How Gordon Bay Marine keeps seasonal workers safe

Jun 25, 2019

•	How Gordon Bay Marine keeps new and young workers safeFor cottagers and tourists, summer in Muskoka may bring to mind fun in the sun, but for Gordon Bay Marine on Lake Joseph, it’s their busiest season. 

One of the largest and busiest boat dealerships in Canada, Gordon Bay Marine has earned a reputation for quality service and customer care over its 60 years in the business. It takes the same care with the health and safety of its employees — 60 full-time and 40 seasonal — who work in the dealership, marina and restaurant. With university and college students making up the bulk of seasonal employees, training and mentoring are key to keeping them safe from an assortment of hazards (including bears!), says General Manager Ben Hatherley.


Tasks and hazards 

These young workers may be required to service, clean, store and deliver boats and other water vehicles via roadway or waterway, carry out yard maintenance, work with customers at the retail store, pump gas at the marina or prepare and serve food in its restaurant.

Performing these tasks safely requires a comprehensive health and safety program. Among the components: working with hazardous products, material handling, lockout/tagout, hazard reporting, first aid, accident investigation, distracted driving, emergency preparedness, drugs, alcohol and medication, violence, harassment and discrimination and more. 

After new workers receive orientation and job-specific hazard training, they are mentored on the job by a more experienced part-time or full-time worker. Here’s are some additional hazards that they learn about.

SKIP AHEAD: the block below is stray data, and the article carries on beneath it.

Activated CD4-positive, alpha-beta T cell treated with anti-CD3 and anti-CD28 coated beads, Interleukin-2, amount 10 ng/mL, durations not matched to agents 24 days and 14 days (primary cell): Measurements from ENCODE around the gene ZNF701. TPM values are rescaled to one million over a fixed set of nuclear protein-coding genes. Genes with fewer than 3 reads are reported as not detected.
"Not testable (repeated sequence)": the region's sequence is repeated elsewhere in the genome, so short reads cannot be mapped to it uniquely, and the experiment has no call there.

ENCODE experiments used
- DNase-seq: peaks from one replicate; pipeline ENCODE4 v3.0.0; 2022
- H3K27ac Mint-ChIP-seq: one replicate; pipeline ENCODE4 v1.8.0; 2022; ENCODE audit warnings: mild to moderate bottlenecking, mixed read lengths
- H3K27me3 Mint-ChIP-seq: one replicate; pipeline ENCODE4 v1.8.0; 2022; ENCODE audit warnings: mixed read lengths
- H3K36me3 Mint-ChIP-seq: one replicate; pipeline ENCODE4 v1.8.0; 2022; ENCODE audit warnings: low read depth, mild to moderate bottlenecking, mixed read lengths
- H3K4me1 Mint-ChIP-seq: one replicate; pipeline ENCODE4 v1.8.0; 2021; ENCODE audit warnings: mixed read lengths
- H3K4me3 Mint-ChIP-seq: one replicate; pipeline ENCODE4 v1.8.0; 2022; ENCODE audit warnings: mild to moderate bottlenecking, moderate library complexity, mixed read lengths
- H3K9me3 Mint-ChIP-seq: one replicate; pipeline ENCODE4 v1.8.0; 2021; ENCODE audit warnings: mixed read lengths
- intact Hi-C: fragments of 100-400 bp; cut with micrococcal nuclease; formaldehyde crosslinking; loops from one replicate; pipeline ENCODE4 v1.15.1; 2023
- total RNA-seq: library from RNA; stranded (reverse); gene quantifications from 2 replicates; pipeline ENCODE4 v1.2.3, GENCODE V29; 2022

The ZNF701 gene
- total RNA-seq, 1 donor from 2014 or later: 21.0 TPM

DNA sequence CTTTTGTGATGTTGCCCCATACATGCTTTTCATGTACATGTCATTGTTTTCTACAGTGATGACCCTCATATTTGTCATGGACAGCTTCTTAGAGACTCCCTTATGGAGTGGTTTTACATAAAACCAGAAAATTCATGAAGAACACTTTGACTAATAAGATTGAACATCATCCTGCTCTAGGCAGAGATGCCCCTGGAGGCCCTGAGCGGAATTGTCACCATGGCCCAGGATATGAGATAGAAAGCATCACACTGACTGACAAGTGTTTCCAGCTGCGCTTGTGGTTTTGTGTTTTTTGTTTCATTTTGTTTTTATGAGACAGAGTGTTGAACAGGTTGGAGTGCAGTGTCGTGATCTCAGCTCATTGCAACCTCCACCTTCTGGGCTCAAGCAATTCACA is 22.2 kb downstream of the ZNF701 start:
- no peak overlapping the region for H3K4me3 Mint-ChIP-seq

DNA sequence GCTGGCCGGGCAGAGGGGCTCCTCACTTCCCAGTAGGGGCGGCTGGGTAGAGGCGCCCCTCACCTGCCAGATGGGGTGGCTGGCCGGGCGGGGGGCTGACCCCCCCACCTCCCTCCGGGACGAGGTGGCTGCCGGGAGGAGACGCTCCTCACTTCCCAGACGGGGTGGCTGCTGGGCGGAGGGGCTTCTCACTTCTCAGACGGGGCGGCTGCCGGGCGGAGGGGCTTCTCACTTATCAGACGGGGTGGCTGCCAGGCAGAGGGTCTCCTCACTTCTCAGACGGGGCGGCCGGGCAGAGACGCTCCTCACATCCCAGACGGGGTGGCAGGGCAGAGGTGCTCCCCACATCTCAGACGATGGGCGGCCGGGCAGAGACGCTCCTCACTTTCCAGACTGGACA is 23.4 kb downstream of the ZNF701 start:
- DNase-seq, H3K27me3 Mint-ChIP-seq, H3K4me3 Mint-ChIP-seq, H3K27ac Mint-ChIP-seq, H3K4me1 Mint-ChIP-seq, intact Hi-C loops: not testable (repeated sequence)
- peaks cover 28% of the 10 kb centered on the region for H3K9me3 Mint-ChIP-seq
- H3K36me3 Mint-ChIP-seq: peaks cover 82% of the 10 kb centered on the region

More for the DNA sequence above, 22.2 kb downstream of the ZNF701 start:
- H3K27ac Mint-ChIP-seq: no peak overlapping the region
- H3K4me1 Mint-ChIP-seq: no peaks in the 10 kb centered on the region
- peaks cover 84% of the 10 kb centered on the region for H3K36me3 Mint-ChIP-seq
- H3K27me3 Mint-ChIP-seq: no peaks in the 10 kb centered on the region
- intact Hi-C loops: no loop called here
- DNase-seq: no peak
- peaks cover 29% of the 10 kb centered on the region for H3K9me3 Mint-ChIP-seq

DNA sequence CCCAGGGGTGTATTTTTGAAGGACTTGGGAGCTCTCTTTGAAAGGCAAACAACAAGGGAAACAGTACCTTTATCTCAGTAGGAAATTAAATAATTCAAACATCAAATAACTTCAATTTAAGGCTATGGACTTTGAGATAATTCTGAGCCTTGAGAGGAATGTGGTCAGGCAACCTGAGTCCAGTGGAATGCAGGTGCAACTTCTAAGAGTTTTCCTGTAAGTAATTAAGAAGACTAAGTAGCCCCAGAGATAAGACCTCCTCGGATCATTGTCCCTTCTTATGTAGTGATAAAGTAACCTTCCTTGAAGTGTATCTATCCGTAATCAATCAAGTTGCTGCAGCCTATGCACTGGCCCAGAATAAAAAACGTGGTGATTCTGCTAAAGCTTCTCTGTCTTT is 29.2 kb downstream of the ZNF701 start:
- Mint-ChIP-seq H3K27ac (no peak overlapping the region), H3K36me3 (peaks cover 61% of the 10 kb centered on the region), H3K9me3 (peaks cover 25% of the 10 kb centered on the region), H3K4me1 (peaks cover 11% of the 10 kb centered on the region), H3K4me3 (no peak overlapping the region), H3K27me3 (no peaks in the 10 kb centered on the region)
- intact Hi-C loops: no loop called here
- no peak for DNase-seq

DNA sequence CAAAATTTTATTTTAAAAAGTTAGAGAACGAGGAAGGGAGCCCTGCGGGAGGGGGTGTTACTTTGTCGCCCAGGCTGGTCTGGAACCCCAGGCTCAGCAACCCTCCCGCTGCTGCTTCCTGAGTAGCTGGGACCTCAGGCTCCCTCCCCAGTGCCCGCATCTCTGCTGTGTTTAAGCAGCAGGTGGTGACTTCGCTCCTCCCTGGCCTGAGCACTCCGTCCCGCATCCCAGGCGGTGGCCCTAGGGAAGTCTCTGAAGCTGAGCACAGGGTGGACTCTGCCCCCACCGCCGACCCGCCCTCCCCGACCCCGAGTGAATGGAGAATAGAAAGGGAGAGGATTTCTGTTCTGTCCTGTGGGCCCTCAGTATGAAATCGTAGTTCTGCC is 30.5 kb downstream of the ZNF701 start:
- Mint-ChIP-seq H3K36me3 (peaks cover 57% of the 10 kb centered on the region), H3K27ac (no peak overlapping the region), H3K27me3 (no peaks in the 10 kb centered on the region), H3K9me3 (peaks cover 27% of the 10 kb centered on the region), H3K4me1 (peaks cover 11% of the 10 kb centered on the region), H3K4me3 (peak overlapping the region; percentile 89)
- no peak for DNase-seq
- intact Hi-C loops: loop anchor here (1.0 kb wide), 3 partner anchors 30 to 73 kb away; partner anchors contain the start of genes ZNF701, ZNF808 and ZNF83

• Drowning. “This is a real possibility when you’re on or near the water all day,” says Ben. New workers must attend a one-day course on water safety with Boating Canada, follow a buddy system and always wear a life jacket if working alone. 
  • Hazardous products. Servicing and cleaning boats can bring workers in contact with explosives, strong chemicals and acids. Cleaning boat interiors can expose workers to ergonomic hazards because of the crowded layouts. “The work can be hot and involve awkward postures and workers spend a lot of time bent over. It’s also easy to hit a body part against something.” Both of these situations and others are covered off in training.
  • Aggressive customers. “When something goes wrong, customers will often take it out on the first person they meet,” says Ben. Young workers are taught how to deal with unruly customers. 
  • Wildlife. Bears, moose, deer, raccoons and snakes have been known to wander onto the property. “We follow a steer-clear protocol, and have a list of internal and external contacts, including a wildlife management service. So far, animals have gone on their way without any fuss.”
“At the heart of the company’s efforts is a strong commitment to health and safety,” says WSPS Consultant Tanya Muller. Ben reaches out to WSPS whenever he has a question or concern. “I can just give WSPS a call and get the support I’m looking for.” Gordon Bay Marina has also been a member of WSPS’ Safety Group, and has enrolled Joint Health & Safety Committee members in Certification Training. 

The results of Gordon Bay Marine’s commitment are visible in a workforce that is safe, healthy and productive. The company has achieved 18 months and counting without a lost-time injury. “I feel pretty good about that,” says Ben.


How WSPS can help 

•    Check out WSPS' extensive library of resources for protecting vulnerable workers.
•    Enhance your orientation program with training, checklists and tools, available to workplaces of any size at WSPS’ Small Business Centre.
•    Review the Ministry of Labour new and young worker guideline with your supervisors.
•    Prepare for the Ministry of Labour’s upcoming new and young worker inspection initiative (July 15 to August 30) by downloading a free WSPS New and Young Worker Safety Tool Kit. Get access to resources including a recent webinar, job aids, information sheets and more.